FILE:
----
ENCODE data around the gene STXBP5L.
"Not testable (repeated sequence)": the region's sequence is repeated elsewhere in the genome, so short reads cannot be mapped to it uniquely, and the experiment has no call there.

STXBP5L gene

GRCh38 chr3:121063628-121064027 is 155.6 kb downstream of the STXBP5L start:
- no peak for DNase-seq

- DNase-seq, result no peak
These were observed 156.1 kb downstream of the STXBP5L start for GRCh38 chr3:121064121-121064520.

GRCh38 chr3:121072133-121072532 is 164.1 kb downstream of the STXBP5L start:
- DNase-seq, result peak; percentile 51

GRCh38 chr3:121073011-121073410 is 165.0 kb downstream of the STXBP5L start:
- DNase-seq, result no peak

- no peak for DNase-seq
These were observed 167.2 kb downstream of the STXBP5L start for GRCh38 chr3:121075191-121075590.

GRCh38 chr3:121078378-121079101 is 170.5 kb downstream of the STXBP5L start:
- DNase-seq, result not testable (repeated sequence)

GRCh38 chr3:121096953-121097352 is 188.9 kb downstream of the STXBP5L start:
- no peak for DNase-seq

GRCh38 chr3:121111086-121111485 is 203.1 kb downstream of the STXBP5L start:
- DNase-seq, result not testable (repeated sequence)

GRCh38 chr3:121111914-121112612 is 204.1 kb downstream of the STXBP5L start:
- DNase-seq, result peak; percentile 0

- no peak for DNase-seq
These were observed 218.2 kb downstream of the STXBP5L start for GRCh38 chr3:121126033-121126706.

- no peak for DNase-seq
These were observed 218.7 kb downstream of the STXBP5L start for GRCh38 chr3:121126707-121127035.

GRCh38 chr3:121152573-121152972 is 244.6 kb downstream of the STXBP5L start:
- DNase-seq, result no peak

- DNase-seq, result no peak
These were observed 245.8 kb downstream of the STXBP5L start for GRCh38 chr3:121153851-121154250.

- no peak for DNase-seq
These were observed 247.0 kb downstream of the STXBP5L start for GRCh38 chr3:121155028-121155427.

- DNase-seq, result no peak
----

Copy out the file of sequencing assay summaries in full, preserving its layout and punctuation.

ENCODE data around the gene STXBP5L.
"Not testable (repeated sequence)": the region's sequence is repeated elsewhere in the genome, so short reads cannot be mapped to it uniquely, and the experiment has no call there.

STXBP5L gene

GRCh38 chr3:121063628-121064027 is 155.6 kb downstream of the STXBP5L start:
- no peak for DNase-seq

- DNase-seq, result no peak
These were observed 156.1 kb downstream of the STXBP5L start for GRCh38 chr3:121064121-121064520.

GRCh38 chr3:121072133-121072532 is 164.1 kb downstream of the STXBP5L start:
- DNase-seq, result peak; percentile 51

GRCh38 chr3:121073011-121073410 is 165.0 kb downstream of the STXBP5L start:
- DNase-seq, result no peak

- no peak for DNase-seq
These were observed 167.2 kb downstream of the STXBP5L start for GRCh38 chr3:121075191-121075590.

GRCh38 chr3:121078378-121079101 is 170.5 kb downstream of the STXBP5L start:
- DNase-seq, result not testable (repeated sequence)

GRCh38 chr3:121096953-121097352 is 188.9 kb downstream of the STXBP5L start:
- no peak for DNase-seq

GRCh38 chr3:121111086-121111485 is 203.1 kb downstream of the STXBP5L start:
- DNase-seq, result not testable (repeated sequence)

GRCh38 chr3:121111914-121112612 is 204.1 kb downstream of the STXBP5L start:
- DNase-seq, result peak; percentile 0

- no peak for DNase-seq
These were observed 218.2 kb downstream of the STXBP5L start for GRCh38 chr3:121126033-121126706.

- no peak for DNase-seq
These were observed 218.7 kb downstream of the STXBP5L start for GRCh38 chr3:121126707-121127035.

GRCh38 chr3:121152573-121152972 is 244.6 kb downstream of the STXBP5L start:
- DNase-seq, result no peak

- DNase-seq, result no peak
These were observed 245.8 kb downstream of the STXBP5L start for GRCh38 chr3:121153851-121154250.

- no peak for DNase-seq
These were observed 247.0 kb downstream of the STXBP5L start for GRCh38 chr3:121155028-121155427.

- DNase-seq, result no peak